Monitoring your own healthcare has never been easier. You can track calories, prescriptions, symptoms and sleep patterns from a mobile device in your pocket or on your wrist. It seems like a terrific advancement in healthcare tech.
Are Mobile Health Apps Covered by HIPAA?
Mobile health (mHealth) apps provided by commercial vendors for use by individuals are not covered by HIPAA because the vendor is not a covered entity or business associate. However, HIPAA will apply if a covered entity receives information from a patient’s mHealth app – the HIPAA Privacy and Security rules require covered entities and business associates to keep protected health information (PHI) secure with appropriate safeguards. The app maker itself could become a business associate if it contracts with a provider to help care for patients.
Privacy and Mobile Health Apps
Mobile health apps are great for patients who want to track and share their health information. On the other hand, mHealth opens up risks to privacy and potential for data breaches. These risks are not widely known, but lurking just beneath the surface. A recent study published in the British Medical Journal reveals there are data privacy risks associated with a majority of the apps currently in use. Most people using them are not aware of the risks.
Researchers looked at over 20,000 mHealth apps available in the Google Play marketplace and found that 88 percent contained code that had the ability to collect user data, like location, contact information, and device identifiers.
The study explains:
Although the potential of mHealth apps to improve access to real time monitoring and health care resources is well established, they pose problems concerning data privacy because of the sensitive information they can access, the use of a business model that is [centered] on selling subscriptions or sharing user data, and the lack of enforcement of privacy standards around the world…
One of the big problems with apps of all kinds, from a privacy perspective, is that the “Terms and Condition” that almost no one reads (but you must accept to use it), allows the app to track and share (sell) data. In the health arena, this means protected health information is potentially share-able, and not for the user’s benefit, but for the app developer’s or third parties’ benefit. The Terms and Conditions of most apps are long, dense and hard to read. Are users reading them, and if so, do they understand how data is shared?
Mobile Health Apps are Growing
The mHealth apps arena is competitive, with the Apple Watch and Google’s Fitbit leading the pack so far, but there are thousands on the market. Google paid $2.1 billion to buy Fitbit earlier this year, and has since allocated significant numbers of staff and research dollars toward expanding Fitbit’s functions. In 2018 Apple started a Health Record Systems trial with 12 major health systems nationwide, from Cedars-Sinai in Los Angeles to Johns Hopkins in Baltimore. The service reportedly links users’ iPhones to their health system patient portal. The Apple Watch has also received FDA approval for an atrial fibrillation feature.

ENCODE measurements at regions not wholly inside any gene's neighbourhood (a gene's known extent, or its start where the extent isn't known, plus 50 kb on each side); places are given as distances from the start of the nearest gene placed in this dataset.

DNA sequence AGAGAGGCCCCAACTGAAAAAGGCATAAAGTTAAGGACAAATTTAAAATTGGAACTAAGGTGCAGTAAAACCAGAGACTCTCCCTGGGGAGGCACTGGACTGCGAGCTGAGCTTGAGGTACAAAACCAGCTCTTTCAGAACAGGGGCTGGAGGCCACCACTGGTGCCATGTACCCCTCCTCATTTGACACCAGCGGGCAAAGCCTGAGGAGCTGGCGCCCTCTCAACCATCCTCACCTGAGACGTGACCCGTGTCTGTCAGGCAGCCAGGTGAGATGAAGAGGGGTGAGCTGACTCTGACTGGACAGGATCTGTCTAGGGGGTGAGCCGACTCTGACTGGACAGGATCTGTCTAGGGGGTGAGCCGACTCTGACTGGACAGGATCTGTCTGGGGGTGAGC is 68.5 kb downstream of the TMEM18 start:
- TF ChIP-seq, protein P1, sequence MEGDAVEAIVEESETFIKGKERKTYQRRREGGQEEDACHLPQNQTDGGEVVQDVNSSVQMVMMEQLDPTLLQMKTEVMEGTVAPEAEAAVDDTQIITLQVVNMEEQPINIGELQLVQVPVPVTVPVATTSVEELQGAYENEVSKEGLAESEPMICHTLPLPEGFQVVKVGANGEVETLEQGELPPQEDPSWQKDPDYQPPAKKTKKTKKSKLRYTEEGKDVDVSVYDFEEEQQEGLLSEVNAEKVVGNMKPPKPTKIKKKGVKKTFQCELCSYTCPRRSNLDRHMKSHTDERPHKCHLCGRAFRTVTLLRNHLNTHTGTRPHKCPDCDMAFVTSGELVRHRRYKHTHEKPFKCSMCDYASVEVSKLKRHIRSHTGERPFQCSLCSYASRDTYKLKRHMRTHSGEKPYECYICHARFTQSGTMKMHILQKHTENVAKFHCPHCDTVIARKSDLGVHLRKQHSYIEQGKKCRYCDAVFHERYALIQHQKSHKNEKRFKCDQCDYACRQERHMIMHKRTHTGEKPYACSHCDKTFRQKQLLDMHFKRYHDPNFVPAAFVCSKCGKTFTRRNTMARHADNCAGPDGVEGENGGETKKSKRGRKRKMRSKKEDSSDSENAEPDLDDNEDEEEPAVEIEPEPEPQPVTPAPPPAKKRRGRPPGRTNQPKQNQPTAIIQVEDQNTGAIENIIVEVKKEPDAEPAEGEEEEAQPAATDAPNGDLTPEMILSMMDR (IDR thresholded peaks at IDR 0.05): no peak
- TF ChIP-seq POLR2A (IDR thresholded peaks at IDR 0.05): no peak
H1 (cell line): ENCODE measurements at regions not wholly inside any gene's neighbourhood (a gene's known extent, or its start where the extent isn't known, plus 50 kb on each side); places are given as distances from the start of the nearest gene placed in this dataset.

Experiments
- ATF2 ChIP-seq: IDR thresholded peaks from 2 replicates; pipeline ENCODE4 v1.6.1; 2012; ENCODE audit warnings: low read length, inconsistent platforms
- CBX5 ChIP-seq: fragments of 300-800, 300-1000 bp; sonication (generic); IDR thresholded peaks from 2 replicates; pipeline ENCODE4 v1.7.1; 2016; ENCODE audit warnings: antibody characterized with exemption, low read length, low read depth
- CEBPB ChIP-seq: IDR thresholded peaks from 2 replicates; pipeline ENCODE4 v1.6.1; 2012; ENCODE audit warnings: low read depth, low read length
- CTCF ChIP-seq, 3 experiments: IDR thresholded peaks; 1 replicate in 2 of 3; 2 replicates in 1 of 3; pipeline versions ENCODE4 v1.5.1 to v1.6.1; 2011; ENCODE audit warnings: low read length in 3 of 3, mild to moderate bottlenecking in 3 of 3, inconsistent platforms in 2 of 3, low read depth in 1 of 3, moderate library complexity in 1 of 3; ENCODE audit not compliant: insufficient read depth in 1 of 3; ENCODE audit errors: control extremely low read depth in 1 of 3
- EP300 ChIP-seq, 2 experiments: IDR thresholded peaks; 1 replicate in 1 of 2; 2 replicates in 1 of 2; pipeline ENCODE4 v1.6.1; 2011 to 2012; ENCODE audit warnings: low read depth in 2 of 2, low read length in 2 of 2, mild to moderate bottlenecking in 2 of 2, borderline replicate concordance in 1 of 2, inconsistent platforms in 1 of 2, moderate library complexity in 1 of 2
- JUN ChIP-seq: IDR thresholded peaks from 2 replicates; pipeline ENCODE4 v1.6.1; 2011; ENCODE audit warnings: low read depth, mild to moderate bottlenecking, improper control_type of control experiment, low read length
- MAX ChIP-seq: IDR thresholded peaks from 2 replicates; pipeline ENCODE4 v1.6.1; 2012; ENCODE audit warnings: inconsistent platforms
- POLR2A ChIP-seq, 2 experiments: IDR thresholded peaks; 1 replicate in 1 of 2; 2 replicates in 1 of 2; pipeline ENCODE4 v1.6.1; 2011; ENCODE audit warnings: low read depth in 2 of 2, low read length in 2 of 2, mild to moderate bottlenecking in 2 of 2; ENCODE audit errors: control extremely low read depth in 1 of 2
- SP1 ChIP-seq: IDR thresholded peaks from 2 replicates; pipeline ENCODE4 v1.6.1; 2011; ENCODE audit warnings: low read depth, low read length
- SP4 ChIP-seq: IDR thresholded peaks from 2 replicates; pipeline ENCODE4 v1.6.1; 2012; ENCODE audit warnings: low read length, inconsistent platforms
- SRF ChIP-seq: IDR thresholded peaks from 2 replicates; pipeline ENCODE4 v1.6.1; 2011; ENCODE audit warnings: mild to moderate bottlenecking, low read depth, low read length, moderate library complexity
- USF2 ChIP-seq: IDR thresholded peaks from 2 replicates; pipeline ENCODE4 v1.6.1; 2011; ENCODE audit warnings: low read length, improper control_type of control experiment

While many apps mainly track fitness and tend not to be “medical” apps, developers are rapidly bringing the two together by encouraging users to monitor and manage healthcare they obtain from providers. Developers are also actively engaging with providers to bring fitness and health together, as Apple did with the Health Record Systems trial mentioned above.
Another trend in mHealth apps is the assembly of a patient’s medical records in one place. Patients have the right to access their own records, and many are now requesting that providers send their records to a third party app where they are organized and maintained for ready access by a patient whenever needed. One example is Ciitizen.com.
It’s notable that under the proposed changes to HIPAA currently pending, the rule will make it easier for individuals to exercise the right of access by directing that electronic records be sent to a third party, as long as individual’s request is clear, conspicuous, and specific (and it may be orally or in writing).
Innovation Could Help Monitor a Future Pandemic
Although Google stumbled with its contact tracing app during COVID-19, in the future digital apps will likely have a role in helping monitor and contain transmissions. More needs to be done to ensure privacy concerns are met, and educating the public about how it can work is essential.
Evidence that HHS supports innovation is the design competition for digital health related to at home COVID diagnostic testing sponsored by HHS. One of the goals of the competition was “to ensure that all SARS-CoV-2 diagnostic tools can securely transmit test results to local and national public health authorities, as well as health care providers and patients, ensuring a timely public health response.”
Covered Entities and Business Associates Should Understand Mobile Health
Patients who understand and monitor their own health have better outcomes and their healthcare often costs less. So federal public health policy supports patient engagement – and when technology can make it more convenient, the U.S. Department of Health and Human Services (HHS) is on board.
As with all technology however, HHS expects covered entities and business associates to maintain the privacy and security of PHI. HIPAA requires there be Administrative, Physical and Technical safeguards in place, and that covered entities and business associates conduct an annual Risk Analysis. If mHealth apps become part of your treatment plan, be sure to validate the app’s HIPAA compliance and make sure your patients understand potential risks to their data privacy.